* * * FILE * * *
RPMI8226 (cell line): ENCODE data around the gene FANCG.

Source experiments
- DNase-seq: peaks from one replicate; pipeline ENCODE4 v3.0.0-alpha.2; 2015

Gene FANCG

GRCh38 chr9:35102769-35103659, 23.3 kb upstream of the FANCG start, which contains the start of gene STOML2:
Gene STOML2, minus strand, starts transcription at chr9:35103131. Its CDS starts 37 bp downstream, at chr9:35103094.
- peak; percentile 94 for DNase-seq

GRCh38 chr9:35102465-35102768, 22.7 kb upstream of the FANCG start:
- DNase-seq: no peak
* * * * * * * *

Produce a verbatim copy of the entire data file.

RPMI8226 (cell line): ENCODE data around the gene FANCG.

Source experiments
- DNase-seq: peaks from one replicate; pipeline ENCODE4 v3.0.0-alpha.2; 2015

Gene FANCG

GRCh38 chr9:35102769-35103659, 23.3 kb upstream of the FANCG start, which contains the start of gene STOML2:
Gene STOML2, minus strand, starts transcription at chr9:35103131. Its CDS starts 37 bp downstream, at chr9:35103094.
- peak; percentile 94 for DNase-seq

GRCh38 chr9:35102465-35102768, 22.7 kb upstream of the FANCG start:
- DNase-seq: no peak